When I was growing up, I tend to favor specialty songs, or instrumentals, most could be heard before the top of the hour on the AM stations years ago and today, the folks at Underground Garage will use them before a has been rock star or DJ pops up to bore you with useless blabbing.  Cornerstone Marketing, had two of them out before the turn of the century, one was more pop, this one more rocking although Lawrence Welk's Calcutta is about as rocking as Vaughn Monroe's Swinging Safari which was once used for the opening of a game show.  Being square as Mr. Champagne Welk or Square Pants Vaughn was, I actually enjoyed the hook to Safari and find some guilty pleasure in Calcutta. Anything that was hit instrumental in the late 50s and early 60s is right here and where else can you have Al Hurt's Java hanging with the In Crowd by Ramsey Lewis, Lonnie Mack's Memphis, Ray Anthony's Peter Gunn Theme (although the hard rumble of Duane Eddy's version is missed, but I grew up with both versions on singles) and Link Wray's Rumble, the only thing hard rock that Archie Beyer issued on his label and regretted releasing it. And that's on disc 1.  Disc 2 has a bit more cheese (Fifth Of Beethoven, White Sliver Sands, Hawaii Five O and the aforementioned Welk/Monroe tracks) but also has the cowbell laded Grazing In The Grass, the surf classic Pipeline and the rare long version of Time Is Tight by Booker T and The MGs, to which perhaps the shorter single version would have been a better choice.  In a nutshell, Rockin Instrumentals shows how wild and varied the songs could be for two minutes and playing riffs without words. Unless you count somebody yelling Tequila.  Or the Heh heh hehs of Watermelon Man.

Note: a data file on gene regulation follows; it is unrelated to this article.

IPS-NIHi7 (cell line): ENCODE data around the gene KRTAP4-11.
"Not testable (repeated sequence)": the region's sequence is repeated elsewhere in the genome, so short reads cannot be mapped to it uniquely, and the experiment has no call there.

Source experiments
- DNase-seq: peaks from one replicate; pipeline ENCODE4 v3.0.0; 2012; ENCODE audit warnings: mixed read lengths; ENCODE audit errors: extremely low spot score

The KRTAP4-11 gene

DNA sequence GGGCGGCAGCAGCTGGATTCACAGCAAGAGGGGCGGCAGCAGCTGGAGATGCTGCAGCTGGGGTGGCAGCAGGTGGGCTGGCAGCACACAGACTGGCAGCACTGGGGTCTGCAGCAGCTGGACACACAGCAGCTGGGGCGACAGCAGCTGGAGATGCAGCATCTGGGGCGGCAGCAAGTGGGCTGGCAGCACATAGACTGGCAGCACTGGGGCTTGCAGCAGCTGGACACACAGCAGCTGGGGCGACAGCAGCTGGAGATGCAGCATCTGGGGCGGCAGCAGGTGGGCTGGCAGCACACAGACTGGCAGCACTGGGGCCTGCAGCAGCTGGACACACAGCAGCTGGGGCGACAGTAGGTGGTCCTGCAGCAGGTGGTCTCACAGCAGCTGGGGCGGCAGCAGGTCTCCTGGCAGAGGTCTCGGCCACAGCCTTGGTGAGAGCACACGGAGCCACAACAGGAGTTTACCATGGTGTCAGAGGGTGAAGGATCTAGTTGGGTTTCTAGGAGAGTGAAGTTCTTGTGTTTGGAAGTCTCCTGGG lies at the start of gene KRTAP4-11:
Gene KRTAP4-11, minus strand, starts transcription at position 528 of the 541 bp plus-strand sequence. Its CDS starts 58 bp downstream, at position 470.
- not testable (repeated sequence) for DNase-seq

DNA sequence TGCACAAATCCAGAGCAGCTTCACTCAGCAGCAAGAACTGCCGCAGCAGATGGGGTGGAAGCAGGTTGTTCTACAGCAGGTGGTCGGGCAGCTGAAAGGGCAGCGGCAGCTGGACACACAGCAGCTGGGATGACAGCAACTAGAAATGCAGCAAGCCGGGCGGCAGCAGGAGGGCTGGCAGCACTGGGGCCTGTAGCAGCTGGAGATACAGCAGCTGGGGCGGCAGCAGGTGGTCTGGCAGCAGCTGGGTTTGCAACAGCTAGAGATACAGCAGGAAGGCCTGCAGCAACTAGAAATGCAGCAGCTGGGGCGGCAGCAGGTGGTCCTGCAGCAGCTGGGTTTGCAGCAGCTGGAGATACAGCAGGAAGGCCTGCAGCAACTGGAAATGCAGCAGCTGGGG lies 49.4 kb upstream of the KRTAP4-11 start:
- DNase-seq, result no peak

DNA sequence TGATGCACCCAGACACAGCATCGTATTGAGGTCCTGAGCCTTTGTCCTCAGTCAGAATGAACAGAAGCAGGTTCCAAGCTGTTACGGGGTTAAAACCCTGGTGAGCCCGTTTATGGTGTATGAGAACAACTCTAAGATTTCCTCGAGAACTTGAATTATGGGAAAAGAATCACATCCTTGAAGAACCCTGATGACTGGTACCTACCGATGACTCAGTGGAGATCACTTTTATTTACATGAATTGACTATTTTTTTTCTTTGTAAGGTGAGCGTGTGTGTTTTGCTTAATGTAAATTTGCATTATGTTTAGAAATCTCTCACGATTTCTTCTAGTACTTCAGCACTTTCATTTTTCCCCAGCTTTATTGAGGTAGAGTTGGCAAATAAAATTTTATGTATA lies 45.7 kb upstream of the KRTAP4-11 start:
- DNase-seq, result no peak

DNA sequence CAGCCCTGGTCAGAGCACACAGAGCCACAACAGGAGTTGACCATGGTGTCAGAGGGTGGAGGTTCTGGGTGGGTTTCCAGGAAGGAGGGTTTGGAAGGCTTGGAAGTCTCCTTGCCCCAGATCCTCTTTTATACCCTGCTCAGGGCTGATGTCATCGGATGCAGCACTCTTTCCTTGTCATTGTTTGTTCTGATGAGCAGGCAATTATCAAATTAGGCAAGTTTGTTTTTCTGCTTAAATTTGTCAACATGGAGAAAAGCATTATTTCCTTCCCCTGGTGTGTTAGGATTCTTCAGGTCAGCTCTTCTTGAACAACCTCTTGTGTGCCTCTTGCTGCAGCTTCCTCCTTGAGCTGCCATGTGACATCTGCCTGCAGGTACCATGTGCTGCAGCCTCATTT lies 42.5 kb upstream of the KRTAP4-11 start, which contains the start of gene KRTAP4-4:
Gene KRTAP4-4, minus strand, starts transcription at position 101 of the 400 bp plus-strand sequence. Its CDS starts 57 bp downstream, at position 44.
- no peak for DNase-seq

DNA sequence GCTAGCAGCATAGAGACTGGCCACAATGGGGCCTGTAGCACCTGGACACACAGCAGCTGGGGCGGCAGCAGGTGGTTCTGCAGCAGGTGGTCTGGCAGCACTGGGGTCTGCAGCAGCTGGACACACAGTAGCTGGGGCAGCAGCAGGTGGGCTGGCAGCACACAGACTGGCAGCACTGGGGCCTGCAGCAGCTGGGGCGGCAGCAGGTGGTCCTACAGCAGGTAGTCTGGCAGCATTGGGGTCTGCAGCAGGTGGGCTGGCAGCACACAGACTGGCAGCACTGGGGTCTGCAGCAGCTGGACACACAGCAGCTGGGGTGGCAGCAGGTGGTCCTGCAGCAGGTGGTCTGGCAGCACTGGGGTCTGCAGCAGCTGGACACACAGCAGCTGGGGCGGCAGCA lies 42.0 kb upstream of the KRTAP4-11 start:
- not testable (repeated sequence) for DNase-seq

Grade  A-

Blackberry Smoke-Holdin' All The Roses (Rounder 2015)

For all the comparisons to new country, Blackberry Smoke is more akin to The Georgia Satellites or Dash Rip Rock and Kentucky Headhunters; hard southern rock with a more attention to detail in the song lyrics.  Charlie Starr boasts another positive, he sounds like a southern Dave Edmunds as well.  Taking pot shots at Dallas Davidson and the Peach Pickers in particular, Let Me Help You Find The Door is a big middle finger to bro country Rock And Roll Again leveled at what ever passes for modern rock is another zinger song but perhaps the best of the bunch is Wish In One Hand (Shit in the other and see which one fills up first for you brother), perhaps the runner ups on The Voice or American Idol should take to heart.  Too High might be dedicated to the Smoke themselves.  Credit should be given to Brendan O Brien, who has worked with southern rock bands with good effect before and his production really shines.  Probably the best album of 2015 that I have come across, but that's not saying much, I only reviewed three others.  But I do believe after the year is gone, this will be in my top favorite albums of the year.  Music I can relate to.